Oracle Employees can find the links to the training through the Global Methods internal MyOracle site on the ‘Training’ tab.

Partners and Customers are able to take the Level 3 – Gathering Requirements with OUM course from our partner DevelopMentor.  DevelopMentor has broad training experience and extensive knowledge of the Unified Process, use case practices, and agile development techniques.  For more information and class schedule, please visit their website.

OUM Specialization

We recently launched an OUM Specialization through the Oracle Partner Network.  The OUM Specialization recognizes partner organizations that have proven their extensive understanding of OUM.  Partners who are interested in finding out more about the OUM Specialization can go to the OUM Knowledge Zone on the Oracle Partner Network and click on the ‘Specialize’ tab.

If you have not had an opportunity to take the OUM training, I encourage you to take a look at the various courses and begin your learning with the Level 1 – Overview and Awareness course.  If you have any questions about the OUM Training Program, feel free to email us at oum-training_us@oracle.com.

Stay tuned for the next entry in the series which will address Key Finding #5: Despite tight economic conditions, organizations have been and will continue to increase their focus on benefits realization success metrics.

Tuesday Apr 24, 2012

OUM and PMI's Pulse of the Profession: The Third in a Series

Welcome to the third blog entry of the series on PMI’s 2012 Pulse of the Profession .  The previous blog entry focused on Key Finding #2: The desire for organizational agility will also lead to increased use of iterative and/or incremental project management methods such as agile and extreme.   That entry discussed how agile methodologies, such as OUM, help to enable agility because they are designed to significantly reduce project risk and deliver value much earlier in the lifecycle than traditional waterfall methodologies.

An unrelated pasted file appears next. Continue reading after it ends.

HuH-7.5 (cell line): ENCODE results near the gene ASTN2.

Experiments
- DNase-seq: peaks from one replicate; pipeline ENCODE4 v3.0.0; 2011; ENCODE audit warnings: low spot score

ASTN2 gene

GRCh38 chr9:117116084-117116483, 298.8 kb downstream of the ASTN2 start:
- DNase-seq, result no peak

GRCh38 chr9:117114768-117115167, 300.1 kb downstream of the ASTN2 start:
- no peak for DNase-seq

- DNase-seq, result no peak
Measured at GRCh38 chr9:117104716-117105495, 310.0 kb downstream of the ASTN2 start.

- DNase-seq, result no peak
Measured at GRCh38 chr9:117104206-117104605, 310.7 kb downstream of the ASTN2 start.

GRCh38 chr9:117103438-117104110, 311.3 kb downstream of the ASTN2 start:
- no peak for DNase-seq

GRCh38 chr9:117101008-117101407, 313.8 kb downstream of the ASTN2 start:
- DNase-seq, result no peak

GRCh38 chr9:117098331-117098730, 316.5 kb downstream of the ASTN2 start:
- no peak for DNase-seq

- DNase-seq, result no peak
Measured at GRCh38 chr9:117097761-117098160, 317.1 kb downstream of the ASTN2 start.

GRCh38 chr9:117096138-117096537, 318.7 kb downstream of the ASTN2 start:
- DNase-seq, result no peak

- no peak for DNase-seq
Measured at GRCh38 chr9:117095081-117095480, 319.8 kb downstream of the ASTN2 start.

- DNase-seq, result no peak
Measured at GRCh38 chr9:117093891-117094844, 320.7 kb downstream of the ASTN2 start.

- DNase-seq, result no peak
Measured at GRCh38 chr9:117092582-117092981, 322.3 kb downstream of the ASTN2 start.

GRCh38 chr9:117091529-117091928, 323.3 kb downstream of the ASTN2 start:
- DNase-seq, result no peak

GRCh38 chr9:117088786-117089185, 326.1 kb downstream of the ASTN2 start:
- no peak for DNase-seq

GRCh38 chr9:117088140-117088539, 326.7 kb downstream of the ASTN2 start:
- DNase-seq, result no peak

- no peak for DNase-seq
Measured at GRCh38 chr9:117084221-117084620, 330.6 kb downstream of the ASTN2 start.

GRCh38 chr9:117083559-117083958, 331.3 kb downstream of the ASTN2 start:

In this blog entry we will jump into a look at PMI’s Key Finding #3:  As organizations continue to strive for agility, change management and project risk management will become even more important.  It is apparent from the survey results that even with a move to more agile approaches, project management fundamentals are still important in managing a project to a successful conclusion.   In OUM, both change management and risk management are specifically addressed from the perspective of the project manager’s role in the Manage Focus Area.  Since change management and risk management are vital to the success of a project, the concepts are also intertwined into many of the principles and guidance in the in the Implement and Envision Focus Areas.

First up is a look at change management, which is a key aspect of agile methodologies like OUM, because such methodologies recognize the reality that requirements will evolve throughout the life cycle of a software project.  This does not mean the project should succumb to project killers like scope creep or gold plating.  It does mean that the necessary change management controls need to be in place that so we can be proactive in identifying potential changes, analyzing the impact of the change , and determining the appropriate trade-offs and alternatives.